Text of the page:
What comes after The Great Disruption, when machines and A.I. cannibalize consumerism and corporate capitalism?

If you want to construct realistic stories about futures that begin now, these ideas will inevitably underpin your world-building infrastructure.

What comes after corporate capitalism and consumerism, when “full employment” is no longer the goal, or is no longer possible due to machines and AI?

This question anticipates the world’s economic evolution after robots and artificial intelligence take more jobs than they create.

We can’t know what new industries will arise. At some point, it’s likely that AI will automate most repetitive (i.e. middle class) cognitive tasks, and machines will automate or assist much, if not most, manual labor.

Corporate capitalism has, in many cases, elevated standards of living across the globe, but at the cost of using an extractive, exploitative model. Globalisation essentially seeks the lowest standard of living and pays workers as little as necessary until automation/roboticisation can do the job more cheaply.

So what happens after full employment is no longer a practical goal for global economies?

What happens when the idea of “get an education, have a career” is completely disconnected from income potential? Fifty years ago, a high school diploma symbolised a decent basic education; now, high school won’t get you very far at all. What happens when the same occurs for university and graduate degrees — if only because the number of graduates is larger than the number of jobs?

What happens when robots can adequately perform most factory and shipping jobs? If more people are told to re-train, how can the economy sustain itself when technology keeps making more and more types of productive human activity obsolete?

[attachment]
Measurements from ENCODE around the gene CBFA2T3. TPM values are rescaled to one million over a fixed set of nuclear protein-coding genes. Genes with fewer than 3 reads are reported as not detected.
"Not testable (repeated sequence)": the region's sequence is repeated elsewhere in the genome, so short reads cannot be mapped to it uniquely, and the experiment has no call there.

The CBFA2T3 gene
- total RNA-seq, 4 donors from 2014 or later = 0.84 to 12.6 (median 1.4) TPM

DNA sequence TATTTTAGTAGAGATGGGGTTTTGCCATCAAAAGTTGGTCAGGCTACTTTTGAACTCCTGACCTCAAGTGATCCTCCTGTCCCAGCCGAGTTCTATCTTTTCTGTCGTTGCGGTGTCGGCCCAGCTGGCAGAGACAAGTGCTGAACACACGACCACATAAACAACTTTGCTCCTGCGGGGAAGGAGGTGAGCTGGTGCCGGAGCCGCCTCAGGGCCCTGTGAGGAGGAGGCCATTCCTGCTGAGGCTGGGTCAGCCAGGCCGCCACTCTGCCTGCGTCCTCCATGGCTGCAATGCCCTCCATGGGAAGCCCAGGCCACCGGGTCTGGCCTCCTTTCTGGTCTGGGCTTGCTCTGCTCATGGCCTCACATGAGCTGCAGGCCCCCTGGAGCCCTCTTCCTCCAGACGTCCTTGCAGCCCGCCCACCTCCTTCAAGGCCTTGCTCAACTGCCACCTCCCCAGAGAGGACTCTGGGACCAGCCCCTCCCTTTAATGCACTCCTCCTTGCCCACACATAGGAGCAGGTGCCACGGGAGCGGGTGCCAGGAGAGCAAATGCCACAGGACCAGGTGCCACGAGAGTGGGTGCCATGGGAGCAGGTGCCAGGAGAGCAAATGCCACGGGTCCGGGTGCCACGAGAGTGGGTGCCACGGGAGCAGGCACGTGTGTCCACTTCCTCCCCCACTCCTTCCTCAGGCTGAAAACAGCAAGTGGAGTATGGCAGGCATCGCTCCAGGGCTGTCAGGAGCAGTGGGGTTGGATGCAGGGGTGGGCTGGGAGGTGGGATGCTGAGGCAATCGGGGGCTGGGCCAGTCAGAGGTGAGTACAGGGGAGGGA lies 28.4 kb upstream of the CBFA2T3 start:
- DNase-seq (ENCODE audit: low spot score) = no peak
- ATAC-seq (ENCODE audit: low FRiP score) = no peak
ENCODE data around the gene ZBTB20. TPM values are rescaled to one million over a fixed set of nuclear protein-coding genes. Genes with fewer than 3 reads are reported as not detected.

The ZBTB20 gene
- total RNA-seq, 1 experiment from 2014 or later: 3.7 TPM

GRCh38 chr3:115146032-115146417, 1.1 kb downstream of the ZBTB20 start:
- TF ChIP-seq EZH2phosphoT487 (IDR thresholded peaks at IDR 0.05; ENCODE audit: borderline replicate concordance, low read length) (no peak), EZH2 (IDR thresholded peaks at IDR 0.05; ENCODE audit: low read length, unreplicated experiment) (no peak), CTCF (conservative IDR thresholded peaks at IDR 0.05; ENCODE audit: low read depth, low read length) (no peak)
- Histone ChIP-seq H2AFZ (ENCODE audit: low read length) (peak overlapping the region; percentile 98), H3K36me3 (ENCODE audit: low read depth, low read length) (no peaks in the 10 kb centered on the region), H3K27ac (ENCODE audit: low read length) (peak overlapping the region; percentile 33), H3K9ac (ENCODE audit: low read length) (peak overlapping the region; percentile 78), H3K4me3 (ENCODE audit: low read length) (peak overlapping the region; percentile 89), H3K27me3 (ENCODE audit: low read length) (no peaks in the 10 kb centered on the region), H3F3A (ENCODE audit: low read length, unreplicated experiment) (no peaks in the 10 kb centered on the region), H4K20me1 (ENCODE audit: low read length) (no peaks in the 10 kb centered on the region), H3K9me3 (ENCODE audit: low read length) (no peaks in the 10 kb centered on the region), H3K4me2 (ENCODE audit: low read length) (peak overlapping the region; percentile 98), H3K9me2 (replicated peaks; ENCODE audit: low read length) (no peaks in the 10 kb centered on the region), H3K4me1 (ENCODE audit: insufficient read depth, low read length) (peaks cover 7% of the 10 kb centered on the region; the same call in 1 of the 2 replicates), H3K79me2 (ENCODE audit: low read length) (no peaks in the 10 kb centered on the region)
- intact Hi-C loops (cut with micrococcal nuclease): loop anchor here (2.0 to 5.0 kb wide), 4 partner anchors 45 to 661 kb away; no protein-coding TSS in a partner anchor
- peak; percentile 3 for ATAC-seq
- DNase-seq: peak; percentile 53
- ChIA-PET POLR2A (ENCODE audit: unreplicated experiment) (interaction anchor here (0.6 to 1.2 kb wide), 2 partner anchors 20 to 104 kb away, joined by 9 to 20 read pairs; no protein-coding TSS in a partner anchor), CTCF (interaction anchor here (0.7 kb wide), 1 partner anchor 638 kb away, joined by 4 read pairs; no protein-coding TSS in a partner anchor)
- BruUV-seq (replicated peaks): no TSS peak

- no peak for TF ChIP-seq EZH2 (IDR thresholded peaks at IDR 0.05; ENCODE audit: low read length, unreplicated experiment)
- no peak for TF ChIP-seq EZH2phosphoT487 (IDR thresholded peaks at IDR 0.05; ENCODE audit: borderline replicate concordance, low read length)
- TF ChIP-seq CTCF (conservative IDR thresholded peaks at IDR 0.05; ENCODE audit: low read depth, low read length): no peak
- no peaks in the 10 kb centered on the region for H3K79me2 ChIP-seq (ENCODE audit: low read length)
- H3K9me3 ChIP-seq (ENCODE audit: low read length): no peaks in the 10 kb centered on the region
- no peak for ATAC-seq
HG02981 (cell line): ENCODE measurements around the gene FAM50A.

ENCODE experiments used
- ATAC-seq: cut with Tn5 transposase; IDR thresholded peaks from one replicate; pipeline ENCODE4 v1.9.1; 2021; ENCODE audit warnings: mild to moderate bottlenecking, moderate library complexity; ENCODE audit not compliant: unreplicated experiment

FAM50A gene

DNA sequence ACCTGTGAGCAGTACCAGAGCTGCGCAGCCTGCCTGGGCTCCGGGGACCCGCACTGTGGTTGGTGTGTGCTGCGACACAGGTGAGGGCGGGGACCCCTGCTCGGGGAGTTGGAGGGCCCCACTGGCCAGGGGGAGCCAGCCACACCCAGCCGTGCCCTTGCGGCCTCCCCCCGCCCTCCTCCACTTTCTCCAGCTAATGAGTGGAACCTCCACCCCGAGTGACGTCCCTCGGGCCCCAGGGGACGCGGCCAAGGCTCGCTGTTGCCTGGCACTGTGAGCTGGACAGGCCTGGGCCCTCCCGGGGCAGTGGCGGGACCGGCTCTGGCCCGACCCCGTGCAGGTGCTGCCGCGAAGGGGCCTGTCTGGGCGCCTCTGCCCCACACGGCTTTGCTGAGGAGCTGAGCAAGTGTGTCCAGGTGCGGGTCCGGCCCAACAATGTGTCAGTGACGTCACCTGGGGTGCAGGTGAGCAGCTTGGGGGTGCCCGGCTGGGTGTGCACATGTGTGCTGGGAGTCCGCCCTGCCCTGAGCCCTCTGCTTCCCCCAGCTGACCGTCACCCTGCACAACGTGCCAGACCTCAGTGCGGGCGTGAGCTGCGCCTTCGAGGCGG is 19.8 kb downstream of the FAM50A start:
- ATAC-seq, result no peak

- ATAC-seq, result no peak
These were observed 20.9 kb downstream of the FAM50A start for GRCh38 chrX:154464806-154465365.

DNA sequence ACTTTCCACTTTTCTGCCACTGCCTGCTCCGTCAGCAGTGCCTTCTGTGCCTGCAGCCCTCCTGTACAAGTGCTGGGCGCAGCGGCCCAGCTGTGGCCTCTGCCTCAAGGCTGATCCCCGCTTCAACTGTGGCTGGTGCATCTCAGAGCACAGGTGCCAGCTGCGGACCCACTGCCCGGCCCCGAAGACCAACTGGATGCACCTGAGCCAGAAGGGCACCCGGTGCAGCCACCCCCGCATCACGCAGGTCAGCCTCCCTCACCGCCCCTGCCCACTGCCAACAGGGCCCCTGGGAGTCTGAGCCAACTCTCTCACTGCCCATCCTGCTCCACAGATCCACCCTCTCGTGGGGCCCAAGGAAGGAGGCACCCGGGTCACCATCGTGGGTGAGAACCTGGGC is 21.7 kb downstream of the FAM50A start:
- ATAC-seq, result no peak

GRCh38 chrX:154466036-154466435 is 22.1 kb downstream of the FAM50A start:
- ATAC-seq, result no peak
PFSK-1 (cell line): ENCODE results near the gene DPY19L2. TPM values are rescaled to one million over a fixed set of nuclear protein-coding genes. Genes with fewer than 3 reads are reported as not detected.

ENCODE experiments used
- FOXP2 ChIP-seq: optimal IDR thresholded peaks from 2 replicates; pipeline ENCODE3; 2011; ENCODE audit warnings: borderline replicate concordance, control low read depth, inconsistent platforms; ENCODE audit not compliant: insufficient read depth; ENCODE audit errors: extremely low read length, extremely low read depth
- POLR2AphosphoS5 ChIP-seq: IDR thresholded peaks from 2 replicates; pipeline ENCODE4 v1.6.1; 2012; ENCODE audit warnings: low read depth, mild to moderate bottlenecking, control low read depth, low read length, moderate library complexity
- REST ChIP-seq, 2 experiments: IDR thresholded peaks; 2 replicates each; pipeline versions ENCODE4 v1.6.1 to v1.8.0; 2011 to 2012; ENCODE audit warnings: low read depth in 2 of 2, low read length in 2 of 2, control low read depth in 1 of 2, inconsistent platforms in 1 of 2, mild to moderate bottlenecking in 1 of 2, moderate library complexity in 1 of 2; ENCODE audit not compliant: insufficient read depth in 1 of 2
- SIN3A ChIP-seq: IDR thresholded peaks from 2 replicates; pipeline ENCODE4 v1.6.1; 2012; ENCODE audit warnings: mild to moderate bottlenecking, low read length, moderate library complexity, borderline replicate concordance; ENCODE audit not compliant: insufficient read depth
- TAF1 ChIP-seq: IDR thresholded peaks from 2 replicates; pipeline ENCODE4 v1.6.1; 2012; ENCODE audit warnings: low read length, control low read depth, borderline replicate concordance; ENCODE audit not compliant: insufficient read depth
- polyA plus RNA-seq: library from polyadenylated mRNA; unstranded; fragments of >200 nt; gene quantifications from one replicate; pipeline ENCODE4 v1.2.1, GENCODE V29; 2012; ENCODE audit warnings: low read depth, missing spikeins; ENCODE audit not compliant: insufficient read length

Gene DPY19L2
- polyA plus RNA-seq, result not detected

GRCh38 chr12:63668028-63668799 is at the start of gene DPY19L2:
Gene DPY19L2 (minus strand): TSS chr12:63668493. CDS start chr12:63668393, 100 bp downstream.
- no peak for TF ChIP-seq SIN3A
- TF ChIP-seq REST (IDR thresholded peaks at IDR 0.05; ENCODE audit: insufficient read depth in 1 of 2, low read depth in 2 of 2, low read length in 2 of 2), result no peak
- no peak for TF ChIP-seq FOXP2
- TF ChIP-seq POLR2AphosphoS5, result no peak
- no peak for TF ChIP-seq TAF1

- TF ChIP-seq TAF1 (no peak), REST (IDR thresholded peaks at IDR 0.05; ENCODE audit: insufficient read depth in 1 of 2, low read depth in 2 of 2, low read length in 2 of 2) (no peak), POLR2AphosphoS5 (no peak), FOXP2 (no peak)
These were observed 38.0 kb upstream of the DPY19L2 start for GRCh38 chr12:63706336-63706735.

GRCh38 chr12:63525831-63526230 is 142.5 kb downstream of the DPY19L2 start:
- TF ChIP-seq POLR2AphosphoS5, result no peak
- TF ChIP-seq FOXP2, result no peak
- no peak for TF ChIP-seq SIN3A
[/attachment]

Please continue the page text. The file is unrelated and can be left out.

What happens when AI gives each office worker the ability to be ten times more productive — when we know that companies resist paying workers more for work that is aided by machines, as long as the labor market is full of possible replacement workers at the same wage point?

In the past, monarchy was considered the pinnacle of human progress. Now, we have corporate capitalism (plutarchy), that extracts profit from local economies and redistributes it to less than one percent of the world’s population. Technology enables that process to accelerate faster than ever before — robots don’t demand more pay. An essential aspect of capitalism is to eliminate costs, and labor is a cost. Financial compensation for labor is also how humans survive (and spend, enabling other humans to survive).

At some point, the current corporate capitalist/consumerist model will begin to fail. Some say that it already is failing, and reactionary sociopolitical backlash has already begun.

Beyond the typical untrue dogma that an infinity of new industries will save us as new technologies are born — what comes after the current system?

Silicon Valley Panacea: Universal Basic Income

Universal basic income (UBI) is a popular concept circa 2017. There’s only one problem: corporations actively evade taxation whenever possible, even to the point of lobbying and gerrymandering political processes to have leaders elected who protect their interests. If raising taxes to sustain a UBI fund is implausible, that is not a viable option until the idea of corporate responsibility becomes fashionable again for one reason or another.

UBI would be a “sensible” answer. Corporations (and economists who influence public policy) thus far have shown no inkling toward being sensible.